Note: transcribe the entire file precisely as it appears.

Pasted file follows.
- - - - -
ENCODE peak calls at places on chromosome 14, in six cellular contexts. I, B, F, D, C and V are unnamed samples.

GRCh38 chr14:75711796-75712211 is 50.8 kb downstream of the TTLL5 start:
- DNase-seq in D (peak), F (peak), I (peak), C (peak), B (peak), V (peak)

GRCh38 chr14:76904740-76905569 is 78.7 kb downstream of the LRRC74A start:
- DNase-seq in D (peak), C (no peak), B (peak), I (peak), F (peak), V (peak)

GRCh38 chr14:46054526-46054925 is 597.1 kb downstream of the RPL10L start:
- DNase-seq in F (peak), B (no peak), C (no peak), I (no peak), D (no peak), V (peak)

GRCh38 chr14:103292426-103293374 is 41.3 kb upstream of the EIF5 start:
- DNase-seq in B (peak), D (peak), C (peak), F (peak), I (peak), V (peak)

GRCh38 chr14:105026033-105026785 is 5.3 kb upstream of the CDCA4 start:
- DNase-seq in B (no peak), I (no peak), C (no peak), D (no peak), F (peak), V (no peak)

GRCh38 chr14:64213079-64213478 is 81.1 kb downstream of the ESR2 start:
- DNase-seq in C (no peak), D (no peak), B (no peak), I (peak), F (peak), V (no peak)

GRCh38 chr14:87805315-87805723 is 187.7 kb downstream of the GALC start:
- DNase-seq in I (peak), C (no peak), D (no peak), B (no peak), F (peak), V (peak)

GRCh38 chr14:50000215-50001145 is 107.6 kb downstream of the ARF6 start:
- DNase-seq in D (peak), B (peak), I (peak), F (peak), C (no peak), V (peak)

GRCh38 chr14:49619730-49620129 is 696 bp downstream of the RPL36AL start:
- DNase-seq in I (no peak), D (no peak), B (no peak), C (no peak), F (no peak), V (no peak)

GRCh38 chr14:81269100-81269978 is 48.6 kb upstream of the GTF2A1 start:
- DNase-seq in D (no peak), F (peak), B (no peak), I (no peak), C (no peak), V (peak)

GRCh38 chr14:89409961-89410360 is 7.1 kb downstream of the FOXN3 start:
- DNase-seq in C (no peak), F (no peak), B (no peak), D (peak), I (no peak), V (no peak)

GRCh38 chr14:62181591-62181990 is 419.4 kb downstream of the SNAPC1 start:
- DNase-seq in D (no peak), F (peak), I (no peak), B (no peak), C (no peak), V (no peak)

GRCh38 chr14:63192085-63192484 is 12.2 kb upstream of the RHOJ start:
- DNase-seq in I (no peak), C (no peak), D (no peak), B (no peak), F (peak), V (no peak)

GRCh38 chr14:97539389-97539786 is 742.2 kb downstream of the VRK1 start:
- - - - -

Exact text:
ENCODE peak calls at places on chromosome 14, in six cellular contexts. I, B, F, D, C and V are unnamed samples.

GRCh38 chr14:75711796-75712211 is 50.8 kb downstream of the TTLL5 start:
- DNase-seq in D (peak), F (peak), I (peak), C (peak), B (peak), V (peak)

GRCh38 chr14:76904740-76905569 is 78.7 kb downstream of the LRRC74A start:
- DNase-seq in D (peak), C (no peak), B (peak), I (peak), F (peak), V (peak)

GRCh38 chr14:46054526-46054925 is 597.1 kb downstream of the RPL10L start:
- DNase-seq in F (peak), B (no peak), C (no peak), I (no peak), D (no peak), V (peak)

GRCh38 chr14:103292426-103293374 is 41.3 kb upstream of the EIF5 start:
- DNase-seq in B (peak), D (peak), C (peak), F (peak), I (peak), V (peak)

GRCh38 chr14:105026033-105026785 is 5.3 kb upstream of the CDCA4 start:
- DNase-seq in B (no peak), I (no peak), C (no peak), D (no peak), F (peak), V (no peak)

GRCh38 chr14:64213079-64213478 is 81.1 kb downstream of the ESR2 start:
- DNase-seq in C (no peak), D (no peak), B (no peak), I (peak), F (peak), V (no peak)

GRCh38 chr14:87805315-87805723 is 187.7 kb downstream of the GALC start:
- DNase-seq in I (peak), C (no peak), D (no peak), B (no peak), F (peak), V (peak)

GRCh38 chr14:50000215-50001145 is 107.6 kb downstream of the ARF6 start:
- DNase-seq in D (peak), B (peak), I (peak), F (peak), C (no peak), V (peak)

GRCh38 chr14:49619730-49620129 is 696 bp downstream of the RPL36AL start:
- DNase-seq in I (no peak), D (no peak), B (no peak), C (no peak), F (no peak), V (no peak)

GRCh38 chr14:81269100-81269978 is 48.6 kb upstream of the GTF2A1 start:
- DNase-seq in D (no peak), F (peak), B (no peak), I (no peak), C (no peak), V (peak)

GRCh38 chr14:89409961-89410360 is 7.1 kb downstream of the FOXN3 start:
- DNase-seq in C (no peak), F (no peak), B (no peak), D (peak), I (no peak), V (no peak)

GRCh38 chr14:62181591-62181990 is 419.4 kb downstream of the SNAPC1 start:
- DNase-seq in D (no peak), F (peak), I (no peak), B (no peak), C (no peak), V (no peak)

GRCh38 chr14:63192085-63192484 is 12.2 kb upstream of the RHOJ start:
- DNase-seq in I (no peak), C (no peak), D (no peak), B (no peak), F (peak), V (no peak)

GRCh38 chr14:97539389-97539786 is 742.2 kb downstream of the VRK1 start: